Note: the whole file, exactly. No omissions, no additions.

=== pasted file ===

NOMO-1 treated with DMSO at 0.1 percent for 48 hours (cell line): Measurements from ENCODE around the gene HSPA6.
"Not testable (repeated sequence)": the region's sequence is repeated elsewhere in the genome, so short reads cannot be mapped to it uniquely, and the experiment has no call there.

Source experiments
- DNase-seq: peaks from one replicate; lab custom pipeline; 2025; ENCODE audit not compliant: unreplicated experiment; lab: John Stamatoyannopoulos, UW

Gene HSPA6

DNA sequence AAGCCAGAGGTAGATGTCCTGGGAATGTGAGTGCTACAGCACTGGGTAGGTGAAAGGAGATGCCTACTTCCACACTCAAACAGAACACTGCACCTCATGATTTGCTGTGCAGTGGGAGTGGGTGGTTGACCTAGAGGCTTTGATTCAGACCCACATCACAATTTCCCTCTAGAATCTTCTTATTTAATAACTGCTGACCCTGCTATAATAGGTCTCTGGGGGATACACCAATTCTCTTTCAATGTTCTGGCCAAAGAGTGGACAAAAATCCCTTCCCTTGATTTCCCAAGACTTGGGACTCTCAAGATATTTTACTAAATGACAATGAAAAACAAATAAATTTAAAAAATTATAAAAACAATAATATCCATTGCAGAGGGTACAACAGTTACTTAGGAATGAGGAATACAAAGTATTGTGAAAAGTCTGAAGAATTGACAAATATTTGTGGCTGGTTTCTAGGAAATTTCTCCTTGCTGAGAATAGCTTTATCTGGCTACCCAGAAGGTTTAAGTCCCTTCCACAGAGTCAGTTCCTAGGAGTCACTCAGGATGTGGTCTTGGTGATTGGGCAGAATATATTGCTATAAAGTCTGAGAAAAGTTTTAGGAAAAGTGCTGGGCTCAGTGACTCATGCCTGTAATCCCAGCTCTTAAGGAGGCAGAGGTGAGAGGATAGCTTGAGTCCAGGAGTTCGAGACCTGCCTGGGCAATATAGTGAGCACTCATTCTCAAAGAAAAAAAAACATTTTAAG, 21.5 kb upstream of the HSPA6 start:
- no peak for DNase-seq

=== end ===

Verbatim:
NOMO-1 treated with DMSO at 0.1 percent for 48 hours (cell line): Measurements from ENCODE around the gene HSPA6.
"Not testable (repeated sequence)": the region's sequence is repeated elsewhere in the genome, so short reads cannot be mapped to it uniquely, and the experiment has no call there.

Source experiments
- DNase-seq: peaks from one replicate; lab custom pipeline; 2025; ENCODE audit not compliant: unreplicated experiment; lab: John Stamatoyannopoulos, UW

Gene HSPA6

DNA sequence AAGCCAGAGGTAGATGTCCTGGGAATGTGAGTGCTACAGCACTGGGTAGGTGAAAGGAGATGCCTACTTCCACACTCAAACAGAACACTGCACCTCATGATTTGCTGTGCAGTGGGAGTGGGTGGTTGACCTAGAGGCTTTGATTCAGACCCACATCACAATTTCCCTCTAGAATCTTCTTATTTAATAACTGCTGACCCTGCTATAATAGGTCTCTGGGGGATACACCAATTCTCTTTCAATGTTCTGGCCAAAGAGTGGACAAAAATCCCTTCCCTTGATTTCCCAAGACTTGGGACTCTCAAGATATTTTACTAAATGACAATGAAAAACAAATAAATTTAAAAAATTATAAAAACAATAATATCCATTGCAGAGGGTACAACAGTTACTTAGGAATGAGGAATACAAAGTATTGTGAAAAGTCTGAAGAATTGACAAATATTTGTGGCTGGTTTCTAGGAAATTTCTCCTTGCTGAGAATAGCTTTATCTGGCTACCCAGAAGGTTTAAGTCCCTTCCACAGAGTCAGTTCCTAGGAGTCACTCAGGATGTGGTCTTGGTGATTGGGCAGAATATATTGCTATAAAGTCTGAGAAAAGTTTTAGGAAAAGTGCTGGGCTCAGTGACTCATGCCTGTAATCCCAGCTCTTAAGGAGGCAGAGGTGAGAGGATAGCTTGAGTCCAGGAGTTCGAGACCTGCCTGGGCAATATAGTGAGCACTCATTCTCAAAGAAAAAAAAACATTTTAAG, 21.5 kb upstream of the HSPA6 start:
- no peak for DNase-seq